This article gives information about problems that affect eligibility for PA unemployment compensation (UC). It also contains information about details that each party-employer and claimant-is responsible for when issue crops up.
This article is prepared to give general information only. It is not an official statement of the law.
Section 402(b) of the Pennsylvania UC Law states that a claimant shall not be entitled for any benefits for any week in which his/her unemployment is due to leaving work voluntarily or leaving without cause of an important and compelling nature. A claimant who willingly quits continuing work has the burden of proof in establishing good cause for quitting; and, that such cause was genuine and considerable, leaving the claimant no other alternative. The burden is on the claimant to show that, before quitting continuing employment, he/she made every reasonable effort to maintain the employer-employee relationship.
Following are examples of some common voluntary quit situations.
Health reasons – To be eligible, the claimant must tell the employer of his/her health limitations before quitting so that the employer has a chance to offer suitable work within the claimant’s limitations.
Transportation problems – To be qualified, the claimant must show that the loss of the transportation was through no mistake of his/her.
Spouse following spouse- To be entitled, the claimant must explain that the reason for the spouse’s relocation was beyond the spouse’s control.
Leaving work due to personal reasons – To be qualified, the claimant must show that he/she quit due to personal conditions that left him/her no logical alternative.
To attend school – Quitting a job to attend school is not considered a cause of a necessitous and compelling nature, unless it is to attend school or training provided under the Trade Adjustment Assistance (TAA).
Due to unsuitable work – When an employee accepts a position, he/she admits to the initial aptness of the position with respect to its wages and the conditions of employment. When a claimant gives up because he/she feels the job was inappropriate, the claimant must show there were changes in the conditions of employment.
Job not the same as what was anticipated – To be eligible, the claimant must show that the monetary expectations of employment were not fulfilled through no fault of the claimant.
Section 402(e) provides that an individual, who is discharged from employment for reasons that are considered to be willful misconduct connected with his/her work, is ineligible to collect benefits. The employer must show that the employee’s actions rose to the level of willful misconduct.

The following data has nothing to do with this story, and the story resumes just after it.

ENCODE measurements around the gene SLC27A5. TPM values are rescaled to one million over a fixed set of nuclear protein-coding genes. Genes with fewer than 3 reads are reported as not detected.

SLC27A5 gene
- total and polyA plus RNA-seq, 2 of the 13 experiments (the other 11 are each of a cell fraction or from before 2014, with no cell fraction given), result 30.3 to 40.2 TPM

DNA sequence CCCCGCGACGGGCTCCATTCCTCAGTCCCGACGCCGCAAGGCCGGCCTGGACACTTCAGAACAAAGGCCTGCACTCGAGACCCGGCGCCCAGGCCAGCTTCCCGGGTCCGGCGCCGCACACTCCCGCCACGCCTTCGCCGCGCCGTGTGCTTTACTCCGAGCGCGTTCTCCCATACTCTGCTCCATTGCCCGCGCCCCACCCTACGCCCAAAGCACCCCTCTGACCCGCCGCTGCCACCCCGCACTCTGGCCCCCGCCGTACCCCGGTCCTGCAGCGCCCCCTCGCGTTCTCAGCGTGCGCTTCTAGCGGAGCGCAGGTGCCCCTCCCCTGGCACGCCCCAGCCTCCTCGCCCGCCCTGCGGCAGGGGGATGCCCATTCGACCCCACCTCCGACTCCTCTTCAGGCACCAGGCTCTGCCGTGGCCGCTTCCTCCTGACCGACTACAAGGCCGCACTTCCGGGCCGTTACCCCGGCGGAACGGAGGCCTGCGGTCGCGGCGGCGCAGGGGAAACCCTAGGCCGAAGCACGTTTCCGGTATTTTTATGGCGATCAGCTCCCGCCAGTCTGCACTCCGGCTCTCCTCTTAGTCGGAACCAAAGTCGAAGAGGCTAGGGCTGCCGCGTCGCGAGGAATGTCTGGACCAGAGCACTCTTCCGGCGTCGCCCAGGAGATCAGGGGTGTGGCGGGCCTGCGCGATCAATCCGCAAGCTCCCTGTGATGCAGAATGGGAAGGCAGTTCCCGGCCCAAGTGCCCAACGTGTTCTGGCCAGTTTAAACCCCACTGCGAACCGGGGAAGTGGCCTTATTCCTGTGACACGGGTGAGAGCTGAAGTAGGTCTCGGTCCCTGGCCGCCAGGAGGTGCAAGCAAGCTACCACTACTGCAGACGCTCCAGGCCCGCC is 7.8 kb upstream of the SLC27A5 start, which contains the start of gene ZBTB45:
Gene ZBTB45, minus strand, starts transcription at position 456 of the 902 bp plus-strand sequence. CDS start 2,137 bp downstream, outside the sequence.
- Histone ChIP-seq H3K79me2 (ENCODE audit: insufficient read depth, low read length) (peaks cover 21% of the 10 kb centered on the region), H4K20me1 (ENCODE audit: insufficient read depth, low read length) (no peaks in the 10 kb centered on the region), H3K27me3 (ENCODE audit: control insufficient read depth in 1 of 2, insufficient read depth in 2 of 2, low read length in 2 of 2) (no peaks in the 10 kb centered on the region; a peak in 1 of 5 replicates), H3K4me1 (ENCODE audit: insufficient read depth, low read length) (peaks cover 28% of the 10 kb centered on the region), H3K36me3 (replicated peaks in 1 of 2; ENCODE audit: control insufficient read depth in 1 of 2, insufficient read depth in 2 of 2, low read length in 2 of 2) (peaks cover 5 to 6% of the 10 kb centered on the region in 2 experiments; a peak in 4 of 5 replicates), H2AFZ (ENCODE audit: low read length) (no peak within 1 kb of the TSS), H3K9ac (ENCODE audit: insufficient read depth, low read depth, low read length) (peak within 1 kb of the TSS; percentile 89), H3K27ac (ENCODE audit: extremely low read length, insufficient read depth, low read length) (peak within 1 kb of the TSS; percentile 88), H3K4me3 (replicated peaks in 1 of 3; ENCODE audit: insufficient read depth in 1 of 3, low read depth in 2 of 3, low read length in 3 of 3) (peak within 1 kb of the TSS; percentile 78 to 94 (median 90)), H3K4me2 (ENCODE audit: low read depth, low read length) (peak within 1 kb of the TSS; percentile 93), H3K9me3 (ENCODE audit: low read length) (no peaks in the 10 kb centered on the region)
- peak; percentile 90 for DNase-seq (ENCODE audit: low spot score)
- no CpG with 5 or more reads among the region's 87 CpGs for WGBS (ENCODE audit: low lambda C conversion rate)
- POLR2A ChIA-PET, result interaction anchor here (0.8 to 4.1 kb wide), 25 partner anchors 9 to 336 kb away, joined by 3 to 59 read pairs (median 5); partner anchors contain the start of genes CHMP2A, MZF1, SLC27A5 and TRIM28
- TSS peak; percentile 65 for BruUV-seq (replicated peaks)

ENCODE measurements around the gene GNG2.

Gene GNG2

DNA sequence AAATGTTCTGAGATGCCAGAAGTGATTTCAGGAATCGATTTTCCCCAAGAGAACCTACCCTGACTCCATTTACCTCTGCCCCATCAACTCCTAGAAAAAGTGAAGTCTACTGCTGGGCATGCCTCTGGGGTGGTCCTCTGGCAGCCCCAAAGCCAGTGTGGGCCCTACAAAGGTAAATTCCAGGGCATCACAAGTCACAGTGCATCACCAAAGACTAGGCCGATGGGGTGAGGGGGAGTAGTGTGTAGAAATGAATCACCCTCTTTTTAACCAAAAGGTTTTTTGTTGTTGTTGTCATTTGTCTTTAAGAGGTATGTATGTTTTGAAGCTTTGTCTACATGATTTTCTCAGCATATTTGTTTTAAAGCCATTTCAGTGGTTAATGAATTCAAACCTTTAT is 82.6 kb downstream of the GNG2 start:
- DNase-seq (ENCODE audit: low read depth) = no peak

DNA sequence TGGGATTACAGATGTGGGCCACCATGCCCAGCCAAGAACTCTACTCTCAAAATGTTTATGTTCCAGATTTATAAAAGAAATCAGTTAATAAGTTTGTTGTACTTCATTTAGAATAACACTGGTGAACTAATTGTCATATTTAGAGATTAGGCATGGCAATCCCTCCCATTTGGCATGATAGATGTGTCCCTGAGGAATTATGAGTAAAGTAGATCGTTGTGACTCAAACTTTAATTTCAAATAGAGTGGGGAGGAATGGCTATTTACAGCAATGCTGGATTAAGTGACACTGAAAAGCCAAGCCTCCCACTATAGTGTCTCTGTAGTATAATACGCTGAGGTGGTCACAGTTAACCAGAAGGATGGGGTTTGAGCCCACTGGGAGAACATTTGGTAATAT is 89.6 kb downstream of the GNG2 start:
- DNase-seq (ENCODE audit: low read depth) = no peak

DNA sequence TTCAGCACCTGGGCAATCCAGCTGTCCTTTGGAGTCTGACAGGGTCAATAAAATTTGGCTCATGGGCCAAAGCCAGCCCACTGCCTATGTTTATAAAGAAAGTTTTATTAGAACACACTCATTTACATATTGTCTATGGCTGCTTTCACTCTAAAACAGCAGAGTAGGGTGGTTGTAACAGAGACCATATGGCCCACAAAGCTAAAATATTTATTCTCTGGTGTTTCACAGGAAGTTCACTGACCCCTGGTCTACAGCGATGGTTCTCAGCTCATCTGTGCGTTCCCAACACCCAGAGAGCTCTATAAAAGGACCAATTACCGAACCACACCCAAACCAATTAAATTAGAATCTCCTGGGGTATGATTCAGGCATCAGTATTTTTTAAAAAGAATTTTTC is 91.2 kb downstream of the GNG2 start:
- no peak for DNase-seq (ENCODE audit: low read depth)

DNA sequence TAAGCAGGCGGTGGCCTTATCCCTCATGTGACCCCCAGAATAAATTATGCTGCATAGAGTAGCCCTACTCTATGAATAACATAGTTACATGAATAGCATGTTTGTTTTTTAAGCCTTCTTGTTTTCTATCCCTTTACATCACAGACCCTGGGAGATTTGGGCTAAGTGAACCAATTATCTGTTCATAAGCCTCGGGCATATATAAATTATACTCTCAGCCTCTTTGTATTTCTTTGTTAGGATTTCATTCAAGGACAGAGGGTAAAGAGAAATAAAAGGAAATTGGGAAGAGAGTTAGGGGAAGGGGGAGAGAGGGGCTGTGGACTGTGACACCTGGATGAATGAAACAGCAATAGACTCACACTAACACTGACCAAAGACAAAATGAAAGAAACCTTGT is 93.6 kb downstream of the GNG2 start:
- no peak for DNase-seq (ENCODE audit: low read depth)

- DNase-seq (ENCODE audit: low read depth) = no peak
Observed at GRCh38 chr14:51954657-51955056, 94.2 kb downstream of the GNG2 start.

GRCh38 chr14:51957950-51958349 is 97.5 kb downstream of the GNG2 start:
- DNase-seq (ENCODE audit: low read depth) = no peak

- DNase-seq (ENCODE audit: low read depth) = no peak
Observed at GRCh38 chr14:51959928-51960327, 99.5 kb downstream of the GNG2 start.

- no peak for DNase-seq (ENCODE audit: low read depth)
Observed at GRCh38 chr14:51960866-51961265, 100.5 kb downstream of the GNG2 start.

Following are examples of some common discharge situations.
Absenteeism/Tardiness- Before being discharged for absenteeism or tardiness, the claimant must have been warned about such behavior. Besides, there have been cases where one absence was enough to show willful misconduct. The reason for the last occurrence will be taken into consideration in determining if the claimant had a good reason for being late or absent.
Rule violation – Purposeful violation of an employer’s rule which is known to the employee comprises willful misconduct if the employer’s rule is sensible and the employee’s behavior, in breaching the rule, was not motivated y good cause.
Attitude toward employer or disruptive influence- Disregard of standards of behavior which an employer can fairly expect from his/her employee constitutes willful misconduct.
Damage to equipment or property- Negligence which manifests wrongful intent, culpability, evil design, or intentional and substantial disregard of the employer’s interests or of the employee’s duties and obligations constitutes willful misconduct.
Unsatisfactory work performance – Disappointing work performance is not considered willful misconduct where the claimant is working to the best of his/her ability. However, it is willful misconduct where the employer’s confirm that the claimant was capable of doing the work, but was not performing up to standards despite admonitions and warnings.
Drug and alcohol testing – The UC Law provides for the denial of benefits for failure to submit (to) and/or pass a drug or alcohol test, provided the test is legal and not in disagreement with an existing labor agreement.
Other Eligibility Issues
Below are examples of some other eligibility issues that are not associated to the claimant’s separation from employment.
- Able and Available
- Self-Employment during the Base Year
- Self-Employment while Claiming Benefits
- Self-Employment/Sideline Business
- Refusal of Suitable Work
- Incarcerated Employees
- Predetermination of Claims